The female strategy, on the other hand, gives women this incredible ability to capture the big picture and keep all of the various aspects of a relationship in the proper perspective; but I think women sometimes lack the depth of insight into specific problems that is sometimes needed to fix what’s wrong. So a girl might have 17 discussions with various friends about her dating life – and learn valuable things in the process – but never pinpoint that it is her short hair that’s turning men off, or her living situation that is preventing her from meeting new guys.

To borrow from the adage: a man is liable to forget the forest for the trees, while a woman is liable to forget the trees for the forest.

8.  Do you read other dating/relationship blogs? If so, which ones?

I read, written and run by Susan Walsh, which I very highly recommend for both sexes. For men I very highly recommend the sections of that are dedicated to “Manliness” and “Dating.”


  1. Congrats Andew, great article!

    I have a question about dating ... you always say it is feminine to be very open, vulnerable, social etc.
    So I've been reading a few forums discussing feminimity, and attracting masculine men. And they all emphasise being very mysterious! Like not telling a man too much about yourself. And posters mention how men don't respond to words much anyway.

    So how open do you think a girl should be when talking about herself and other details of her life?

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    1. I appreciate that you like my blog more than HUS, but Susan Walsh is absolutely not an idiot. My blog is different from HUS, mainly because HUS is far more scientific and research-based than mine.

      But anyway, our mentalities about the dynamic between the sexes overlap a good deal, and it shows. I respect Susan because she believes in sexual equality, yet embraces the idea that men and women are different. She also is open minded enough to acknowledge the realities of the dating world, and tries to understand them rather than merely criticize them or (worse) ignore them. This makes her and my blog far closer than mine and many others in the same genre.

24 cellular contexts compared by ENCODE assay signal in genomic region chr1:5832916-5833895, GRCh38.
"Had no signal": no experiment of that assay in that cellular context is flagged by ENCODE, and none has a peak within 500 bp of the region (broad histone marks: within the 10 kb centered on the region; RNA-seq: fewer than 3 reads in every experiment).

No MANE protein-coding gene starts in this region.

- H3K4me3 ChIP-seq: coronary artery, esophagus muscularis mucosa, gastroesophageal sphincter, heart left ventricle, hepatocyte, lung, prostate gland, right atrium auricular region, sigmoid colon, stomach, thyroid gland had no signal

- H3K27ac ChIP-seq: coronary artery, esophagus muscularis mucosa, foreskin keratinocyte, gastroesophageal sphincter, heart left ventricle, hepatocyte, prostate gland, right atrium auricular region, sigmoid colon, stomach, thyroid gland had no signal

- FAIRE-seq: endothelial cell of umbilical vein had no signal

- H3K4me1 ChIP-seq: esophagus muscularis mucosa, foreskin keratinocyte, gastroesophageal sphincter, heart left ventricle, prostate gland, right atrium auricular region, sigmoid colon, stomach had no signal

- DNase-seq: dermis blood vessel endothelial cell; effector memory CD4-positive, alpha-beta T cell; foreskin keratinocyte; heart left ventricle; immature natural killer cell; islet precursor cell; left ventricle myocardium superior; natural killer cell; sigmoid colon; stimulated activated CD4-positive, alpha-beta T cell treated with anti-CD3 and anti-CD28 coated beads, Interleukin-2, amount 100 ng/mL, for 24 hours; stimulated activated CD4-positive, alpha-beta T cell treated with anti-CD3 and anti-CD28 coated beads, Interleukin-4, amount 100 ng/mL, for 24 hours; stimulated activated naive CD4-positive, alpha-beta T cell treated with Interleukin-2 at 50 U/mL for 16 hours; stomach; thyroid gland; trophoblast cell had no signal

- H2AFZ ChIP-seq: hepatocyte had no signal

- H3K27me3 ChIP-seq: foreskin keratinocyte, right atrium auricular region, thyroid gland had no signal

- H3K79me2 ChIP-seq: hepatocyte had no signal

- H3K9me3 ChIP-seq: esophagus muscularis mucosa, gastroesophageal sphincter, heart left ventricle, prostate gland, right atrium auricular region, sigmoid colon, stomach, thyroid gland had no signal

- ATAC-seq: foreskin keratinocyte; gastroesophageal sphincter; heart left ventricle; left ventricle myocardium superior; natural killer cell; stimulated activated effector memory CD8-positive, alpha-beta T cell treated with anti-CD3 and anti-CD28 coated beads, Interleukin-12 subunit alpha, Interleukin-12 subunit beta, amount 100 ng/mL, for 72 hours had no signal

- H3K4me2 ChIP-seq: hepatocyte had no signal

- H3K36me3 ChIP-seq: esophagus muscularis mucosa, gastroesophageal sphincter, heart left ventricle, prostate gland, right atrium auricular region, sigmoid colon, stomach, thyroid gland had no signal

As for #2 being untrue, I don't know how you could know that without reading my e-mails (which is what I was referring to). If you are talking about negative comments about the harsh tone in the post comments - which I give much less credit, since anyone can write them on a whim - I still don't recall any that criticize the tone for being "too harsh." The tone has been called arrogant plenty of times, ignorant plenty of times, sexist plenty of times, but I don't remember ever reading a comment that said "I agree but you need to say it more softly."

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    3. Thanks Emily L. Btw I've never actually commented on HUS, but have read it for some time based upon the recommendation of others. Although on second thoughts perhaps the tone of my comment was a bit harsh. I won't refer to it again out of respect and this isn't the forum for it.

    4. @Thomas-i think my comment was more harsh than yours! As a 1 year+ reader of Andrew's blog, from what I can tell, your comments are thoughtful and thought-provoking. I never expect people to agree with my comments, and I certainly never hold myself out to be right about everything especially since t is helpful to hear other views that are different from mine. I don't have to agree w it. If people are unable to recognize that others will have different views of issues, it's not my job in life to convince them.